Jeff Powers passes the ball during the 2012 Olympics in London. Associated Press
Jeff Powers

A graduate of San Luis Obispo High School, where he was an All-CIF water polo player twice, Jeff Powers helped the men’s water polo team win a silver medal at the Beijing Olympics in 2008. “It just feels like we’re on the cusp of something really, really big,” he told the Orange County Register before the medal round in 2008.

He scored six goals for Team USA that summer. He’s a three-time Olympian, having played with the team in the 2004 Games in Athens and the 2012 Games in London. (Associated Press photo).

Gina Miles rides McKinlaigh during the show jumping portion of the equestrian eventing competition during the Beijing 2008 Olympics. Susan Walsh Associated Press
Gina Miles

A graduate of Cal Poly, Gina Miles won a silver medal in the equestrian sport of individual eventing at the Beijing Olympics in 2008. The San Francisco native rode McKinlaigh, owned by Thom Schulz and Laura Coats. Eventing is an all-around competition that combines elements of dressage, cross country and jumping. “This is the reward for a lifetime of hard work,” she told the U.S. Equestrian Federation after the event. (Associated Press photo)

Todd Rogers returns the ball during a beach volleyball match against Czech Republic at the 2012 Summer Olympics in London. Jae C. Hong Associated Press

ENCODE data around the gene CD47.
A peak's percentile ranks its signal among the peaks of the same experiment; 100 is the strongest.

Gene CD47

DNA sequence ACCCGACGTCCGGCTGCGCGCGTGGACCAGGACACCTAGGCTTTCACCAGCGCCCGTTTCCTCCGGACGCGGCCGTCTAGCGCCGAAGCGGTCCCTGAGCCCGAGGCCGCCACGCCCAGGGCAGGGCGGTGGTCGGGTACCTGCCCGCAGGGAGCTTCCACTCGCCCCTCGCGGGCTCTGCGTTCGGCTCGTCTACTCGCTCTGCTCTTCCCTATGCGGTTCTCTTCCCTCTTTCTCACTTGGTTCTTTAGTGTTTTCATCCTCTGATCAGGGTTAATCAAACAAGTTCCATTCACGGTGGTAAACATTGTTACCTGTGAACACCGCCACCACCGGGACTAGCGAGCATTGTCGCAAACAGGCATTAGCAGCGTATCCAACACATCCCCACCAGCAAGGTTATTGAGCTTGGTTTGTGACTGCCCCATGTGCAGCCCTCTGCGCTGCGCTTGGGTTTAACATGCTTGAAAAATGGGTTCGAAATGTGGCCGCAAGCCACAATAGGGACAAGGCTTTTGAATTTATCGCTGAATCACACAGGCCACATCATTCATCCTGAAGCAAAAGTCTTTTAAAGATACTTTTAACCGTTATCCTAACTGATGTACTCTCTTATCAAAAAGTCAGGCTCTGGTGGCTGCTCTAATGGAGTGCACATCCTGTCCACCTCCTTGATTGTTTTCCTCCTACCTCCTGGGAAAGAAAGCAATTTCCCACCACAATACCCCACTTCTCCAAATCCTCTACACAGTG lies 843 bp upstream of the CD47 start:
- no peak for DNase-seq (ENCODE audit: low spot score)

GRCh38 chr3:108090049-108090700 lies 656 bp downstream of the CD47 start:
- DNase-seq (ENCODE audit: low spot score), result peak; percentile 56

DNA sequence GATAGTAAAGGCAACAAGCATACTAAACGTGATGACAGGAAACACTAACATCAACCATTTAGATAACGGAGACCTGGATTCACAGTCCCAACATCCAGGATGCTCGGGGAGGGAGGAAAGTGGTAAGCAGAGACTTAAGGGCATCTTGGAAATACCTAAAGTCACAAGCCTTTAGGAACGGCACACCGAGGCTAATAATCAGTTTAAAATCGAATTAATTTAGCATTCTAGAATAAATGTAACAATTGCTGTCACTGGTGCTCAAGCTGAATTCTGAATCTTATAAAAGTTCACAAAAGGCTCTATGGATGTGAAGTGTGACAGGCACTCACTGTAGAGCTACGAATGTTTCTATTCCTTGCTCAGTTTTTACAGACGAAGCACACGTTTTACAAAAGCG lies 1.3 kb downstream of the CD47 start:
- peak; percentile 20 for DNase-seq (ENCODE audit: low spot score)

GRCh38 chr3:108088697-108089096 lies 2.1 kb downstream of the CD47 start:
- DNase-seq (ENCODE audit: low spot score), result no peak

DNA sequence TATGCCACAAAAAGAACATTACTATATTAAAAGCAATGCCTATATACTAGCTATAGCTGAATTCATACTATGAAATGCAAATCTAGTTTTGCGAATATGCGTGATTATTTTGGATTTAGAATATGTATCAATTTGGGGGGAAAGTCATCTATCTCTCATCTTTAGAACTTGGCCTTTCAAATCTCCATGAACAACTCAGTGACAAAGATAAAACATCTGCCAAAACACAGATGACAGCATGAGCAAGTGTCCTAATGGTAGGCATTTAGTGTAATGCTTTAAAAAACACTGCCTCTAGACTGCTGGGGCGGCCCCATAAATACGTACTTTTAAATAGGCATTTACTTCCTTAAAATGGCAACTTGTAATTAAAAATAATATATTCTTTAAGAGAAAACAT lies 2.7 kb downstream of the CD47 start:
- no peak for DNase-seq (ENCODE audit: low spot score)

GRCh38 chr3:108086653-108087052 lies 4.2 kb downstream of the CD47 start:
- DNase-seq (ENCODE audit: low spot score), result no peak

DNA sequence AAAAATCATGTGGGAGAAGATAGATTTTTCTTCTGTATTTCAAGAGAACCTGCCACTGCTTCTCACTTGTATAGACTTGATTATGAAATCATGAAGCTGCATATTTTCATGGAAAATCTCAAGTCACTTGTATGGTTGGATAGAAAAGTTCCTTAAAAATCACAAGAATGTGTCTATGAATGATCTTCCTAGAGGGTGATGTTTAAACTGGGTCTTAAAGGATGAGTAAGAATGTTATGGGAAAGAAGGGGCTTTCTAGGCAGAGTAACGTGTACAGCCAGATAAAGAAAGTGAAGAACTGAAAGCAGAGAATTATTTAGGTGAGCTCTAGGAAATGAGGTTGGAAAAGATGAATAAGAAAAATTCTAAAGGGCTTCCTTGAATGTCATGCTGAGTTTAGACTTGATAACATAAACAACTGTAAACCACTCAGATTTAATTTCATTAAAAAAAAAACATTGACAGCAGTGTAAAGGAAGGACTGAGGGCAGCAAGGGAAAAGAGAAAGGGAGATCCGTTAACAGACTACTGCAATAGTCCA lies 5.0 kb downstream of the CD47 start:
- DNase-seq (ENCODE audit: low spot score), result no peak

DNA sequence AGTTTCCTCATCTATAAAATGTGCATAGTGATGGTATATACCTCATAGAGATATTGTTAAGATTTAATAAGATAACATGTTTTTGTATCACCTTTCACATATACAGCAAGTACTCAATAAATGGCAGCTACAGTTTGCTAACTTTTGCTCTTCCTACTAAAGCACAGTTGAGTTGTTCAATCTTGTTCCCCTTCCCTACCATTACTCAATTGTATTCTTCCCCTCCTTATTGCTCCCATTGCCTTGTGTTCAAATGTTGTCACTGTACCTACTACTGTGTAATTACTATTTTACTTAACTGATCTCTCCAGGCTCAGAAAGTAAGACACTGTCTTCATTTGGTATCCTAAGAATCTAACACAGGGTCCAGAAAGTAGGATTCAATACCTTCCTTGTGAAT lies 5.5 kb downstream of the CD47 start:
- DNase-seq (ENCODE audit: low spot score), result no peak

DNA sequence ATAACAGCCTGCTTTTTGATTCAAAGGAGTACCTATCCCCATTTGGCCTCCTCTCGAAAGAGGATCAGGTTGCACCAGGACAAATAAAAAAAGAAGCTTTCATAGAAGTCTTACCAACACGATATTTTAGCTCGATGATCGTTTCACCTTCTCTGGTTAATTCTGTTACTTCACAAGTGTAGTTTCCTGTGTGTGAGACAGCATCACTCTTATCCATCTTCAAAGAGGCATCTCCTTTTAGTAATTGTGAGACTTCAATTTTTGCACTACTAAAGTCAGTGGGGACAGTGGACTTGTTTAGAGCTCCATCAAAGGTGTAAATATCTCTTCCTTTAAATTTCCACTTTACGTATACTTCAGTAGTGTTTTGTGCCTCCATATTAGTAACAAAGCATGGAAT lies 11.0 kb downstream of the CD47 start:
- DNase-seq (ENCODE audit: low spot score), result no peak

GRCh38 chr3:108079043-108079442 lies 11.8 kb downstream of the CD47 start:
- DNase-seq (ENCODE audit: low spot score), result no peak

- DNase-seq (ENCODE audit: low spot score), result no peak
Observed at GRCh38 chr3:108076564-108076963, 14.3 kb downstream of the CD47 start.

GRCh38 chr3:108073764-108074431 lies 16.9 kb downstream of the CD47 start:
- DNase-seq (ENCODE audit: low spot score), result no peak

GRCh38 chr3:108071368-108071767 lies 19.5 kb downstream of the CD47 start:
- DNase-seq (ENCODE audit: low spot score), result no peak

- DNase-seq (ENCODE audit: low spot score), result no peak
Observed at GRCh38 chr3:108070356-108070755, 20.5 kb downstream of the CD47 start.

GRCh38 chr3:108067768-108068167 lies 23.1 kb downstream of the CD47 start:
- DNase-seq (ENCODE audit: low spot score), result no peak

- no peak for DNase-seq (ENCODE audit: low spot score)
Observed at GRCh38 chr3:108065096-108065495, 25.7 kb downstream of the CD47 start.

Todd Rogers

A native of Santa Barbara, Todd Rogers is now the beach volleyball coach at Cal Poly. He is a two-time Olympian, winning gold in beach volleyball with his partner Phil Dalhuasser at the 2008 Olympics in Beijing. The pair returned in 2012 at the London Olympics but were knocked out in the round of 16 and did not medal. (Associated Press photo)

Jan Johnson in a qualifying jump to make the Olympics in 1972. Jayson Mellom The Tribune
Jan Johnson

A former Alabama standout who now lives in Atascadero and helps train pole vaulters, Johnson won the bronze medal in the pole vault in the Munich Olympics in 1972. He is a National Pole Vault Hall of Fame member. “The Olympics is just a business. It’s a business of making money just like any other business. I don’t need that. But I’m glad I got there. I’m glad it was fun,” he told The Tribune last month. (Tribune file photo)